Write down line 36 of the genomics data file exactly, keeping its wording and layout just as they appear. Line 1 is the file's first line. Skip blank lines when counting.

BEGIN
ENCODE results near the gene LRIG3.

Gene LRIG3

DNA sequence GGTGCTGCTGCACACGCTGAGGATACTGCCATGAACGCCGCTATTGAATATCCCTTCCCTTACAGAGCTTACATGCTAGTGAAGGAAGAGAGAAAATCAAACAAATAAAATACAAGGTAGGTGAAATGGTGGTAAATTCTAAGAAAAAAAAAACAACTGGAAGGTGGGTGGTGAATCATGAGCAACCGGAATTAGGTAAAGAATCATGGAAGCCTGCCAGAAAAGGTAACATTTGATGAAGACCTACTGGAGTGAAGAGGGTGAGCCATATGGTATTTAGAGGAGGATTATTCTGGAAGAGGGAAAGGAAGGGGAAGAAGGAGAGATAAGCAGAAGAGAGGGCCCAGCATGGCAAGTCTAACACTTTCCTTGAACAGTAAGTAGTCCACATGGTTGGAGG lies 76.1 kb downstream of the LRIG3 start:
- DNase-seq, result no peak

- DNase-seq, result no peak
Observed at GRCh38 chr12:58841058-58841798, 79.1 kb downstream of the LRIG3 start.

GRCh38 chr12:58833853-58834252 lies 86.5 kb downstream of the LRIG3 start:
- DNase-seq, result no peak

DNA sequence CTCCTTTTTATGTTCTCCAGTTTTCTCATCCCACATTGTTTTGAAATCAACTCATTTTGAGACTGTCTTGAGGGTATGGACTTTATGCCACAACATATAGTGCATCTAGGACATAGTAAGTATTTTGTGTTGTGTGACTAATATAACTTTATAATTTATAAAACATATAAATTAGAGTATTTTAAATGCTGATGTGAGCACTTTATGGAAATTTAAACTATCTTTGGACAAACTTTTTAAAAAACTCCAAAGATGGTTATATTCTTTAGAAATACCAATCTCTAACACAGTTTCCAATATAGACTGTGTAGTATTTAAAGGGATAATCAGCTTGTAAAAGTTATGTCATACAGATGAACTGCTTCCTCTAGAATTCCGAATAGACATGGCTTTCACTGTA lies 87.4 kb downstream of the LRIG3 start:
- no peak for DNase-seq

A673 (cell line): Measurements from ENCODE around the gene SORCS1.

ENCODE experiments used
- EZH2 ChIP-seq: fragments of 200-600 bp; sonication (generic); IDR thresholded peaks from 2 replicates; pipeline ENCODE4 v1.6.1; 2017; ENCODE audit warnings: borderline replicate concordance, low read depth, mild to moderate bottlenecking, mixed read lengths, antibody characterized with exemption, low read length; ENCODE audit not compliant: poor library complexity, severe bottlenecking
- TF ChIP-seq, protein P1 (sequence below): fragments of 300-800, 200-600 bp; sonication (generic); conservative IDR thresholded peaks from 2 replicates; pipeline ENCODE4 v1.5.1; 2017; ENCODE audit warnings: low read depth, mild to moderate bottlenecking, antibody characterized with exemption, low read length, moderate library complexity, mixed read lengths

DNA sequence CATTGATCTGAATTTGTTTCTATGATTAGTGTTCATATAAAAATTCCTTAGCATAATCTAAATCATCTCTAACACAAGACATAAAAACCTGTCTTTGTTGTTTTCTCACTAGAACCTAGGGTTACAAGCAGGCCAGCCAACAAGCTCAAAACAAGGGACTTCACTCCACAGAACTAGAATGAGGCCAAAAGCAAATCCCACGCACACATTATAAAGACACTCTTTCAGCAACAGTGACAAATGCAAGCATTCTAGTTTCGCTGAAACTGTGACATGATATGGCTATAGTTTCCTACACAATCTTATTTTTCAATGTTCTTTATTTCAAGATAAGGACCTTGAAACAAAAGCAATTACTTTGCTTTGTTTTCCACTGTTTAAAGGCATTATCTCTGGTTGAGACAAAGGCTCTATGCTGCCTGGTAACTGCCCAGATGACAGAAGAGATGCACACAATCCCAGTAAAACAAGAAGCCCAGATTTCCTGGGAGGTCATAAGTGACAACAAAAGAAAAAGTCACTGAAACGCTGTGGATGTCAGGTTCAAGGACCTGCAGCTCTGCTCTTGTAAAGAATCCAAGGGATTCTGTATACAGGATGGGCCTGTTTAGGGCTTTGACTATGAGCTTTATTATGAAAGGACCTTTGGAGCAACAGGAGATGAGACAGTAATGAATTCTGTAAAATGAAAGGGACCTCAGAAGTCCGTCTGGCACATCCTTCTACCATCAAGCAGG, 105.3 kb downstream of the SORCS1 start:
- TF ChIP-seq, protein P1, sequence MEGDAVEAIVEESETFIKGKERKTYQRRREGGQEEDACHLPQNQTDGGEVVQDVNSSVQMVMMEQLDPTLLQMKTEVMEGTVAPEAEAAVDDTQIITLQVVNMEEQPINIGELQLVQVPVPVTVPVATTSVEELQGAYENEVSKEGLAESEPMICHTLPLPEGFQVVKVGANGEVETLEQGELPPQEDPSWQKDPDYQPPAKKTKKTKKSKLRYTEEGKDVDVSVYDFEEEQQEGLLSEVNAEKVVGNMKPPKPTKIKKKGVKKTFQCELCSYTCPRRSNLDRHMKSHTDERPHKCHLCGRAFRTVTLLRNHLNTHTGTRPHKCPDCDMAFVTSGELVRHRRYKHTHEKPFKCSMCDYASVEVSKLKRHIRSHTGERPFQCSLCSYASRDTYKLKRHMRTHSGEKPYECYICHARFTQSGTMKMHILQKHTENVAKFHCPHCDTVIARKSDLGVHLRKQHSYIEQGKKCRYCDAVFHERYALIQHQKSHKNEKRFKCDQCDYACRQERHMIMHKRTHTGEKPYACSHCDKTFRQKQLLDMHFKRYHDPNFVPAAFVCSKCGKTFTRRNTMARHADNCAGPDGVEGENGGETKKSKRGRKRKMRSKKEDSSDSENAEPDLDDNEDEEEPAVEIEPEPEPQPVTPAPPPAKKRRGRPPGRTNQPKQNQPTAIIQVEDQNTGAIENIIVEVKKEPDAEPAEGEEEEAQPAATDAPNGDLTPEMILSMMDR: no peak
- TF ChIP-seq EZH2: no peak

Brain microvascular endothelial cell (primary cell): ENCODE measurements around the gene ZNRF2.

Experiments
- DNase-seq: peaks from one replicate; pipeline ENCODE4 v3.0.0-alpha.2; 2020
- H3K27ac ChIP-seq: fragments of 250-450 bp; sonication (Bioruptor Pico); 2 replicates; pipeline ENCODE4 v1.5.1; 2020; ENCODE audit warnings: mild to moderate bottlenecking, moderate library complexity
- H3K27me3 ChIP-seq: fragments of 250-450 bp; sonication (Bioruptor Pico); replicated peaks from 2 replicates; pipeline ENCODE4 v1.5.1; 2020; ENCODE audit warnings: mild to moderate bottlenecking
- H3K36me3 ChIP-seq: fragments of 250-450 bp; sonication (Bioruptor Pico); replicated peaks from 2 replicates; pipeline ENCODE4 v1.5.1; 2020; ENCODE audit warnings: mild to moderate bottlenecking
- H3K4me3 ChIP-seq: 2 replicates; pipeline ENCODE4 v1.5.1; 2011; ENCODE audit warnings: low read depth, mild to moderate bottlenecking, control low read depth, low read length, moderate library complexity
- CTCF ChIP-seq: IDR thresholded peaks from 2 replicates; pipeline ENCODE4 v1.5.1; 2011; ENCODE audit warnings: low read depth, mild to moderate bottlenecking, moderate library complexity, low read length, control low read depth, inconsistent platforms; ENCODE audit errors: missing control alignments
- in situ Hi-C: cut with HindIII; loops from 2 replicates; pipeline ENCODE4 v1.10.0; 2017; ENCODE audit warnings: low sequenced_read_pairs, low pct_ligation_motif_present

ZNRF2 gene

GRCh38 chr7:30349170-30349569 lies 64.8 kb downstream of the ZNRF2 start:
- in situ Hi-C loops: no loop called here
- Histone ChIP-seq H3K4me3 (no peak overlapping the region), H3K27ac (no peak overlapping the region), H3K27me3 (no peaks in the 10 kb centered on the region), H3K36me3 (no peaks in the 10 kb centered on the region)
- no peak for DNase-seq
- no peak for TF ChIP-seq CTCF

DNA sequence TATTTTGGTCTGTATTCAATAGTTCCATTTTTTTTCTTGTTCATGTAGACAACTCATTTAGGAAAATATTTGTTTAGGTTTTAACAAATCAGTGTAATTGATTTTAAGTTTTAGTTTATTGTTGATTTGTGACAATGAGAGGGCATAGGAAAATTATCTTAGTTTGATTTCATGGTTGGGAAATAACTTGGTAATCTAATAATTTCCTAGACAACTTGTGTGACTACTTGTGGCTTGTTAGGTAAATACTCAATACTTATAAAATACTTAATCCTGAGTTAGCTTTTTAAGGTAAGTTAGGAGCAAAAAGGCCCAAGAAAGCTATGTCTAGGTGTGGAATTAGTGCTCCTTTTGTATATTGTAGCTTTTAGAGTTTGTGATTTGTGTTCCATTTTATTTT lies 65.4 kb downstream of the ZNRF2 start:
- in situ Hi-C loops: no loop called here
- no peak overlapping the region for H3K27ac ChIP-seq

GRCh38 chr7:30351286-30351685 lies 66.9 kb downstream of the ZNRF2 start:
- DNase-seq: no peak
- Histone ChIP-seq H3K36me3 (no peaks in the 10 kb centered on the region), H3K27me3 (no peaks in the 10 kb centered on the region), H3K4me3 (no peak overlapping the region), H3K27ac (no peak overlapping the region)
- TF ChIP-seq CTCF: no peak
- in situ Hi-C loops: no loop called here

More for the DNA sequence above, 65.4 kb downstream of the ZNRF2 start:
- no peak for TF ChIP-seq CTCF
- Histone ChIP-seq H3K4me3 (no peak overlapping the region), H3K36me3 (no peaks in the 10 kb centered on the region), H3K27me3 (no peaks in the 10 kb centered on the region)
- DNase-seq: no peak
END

GRCh38 chr7:30351286-30351685 lies 66.9 kb downstream of the ZNRF2 start: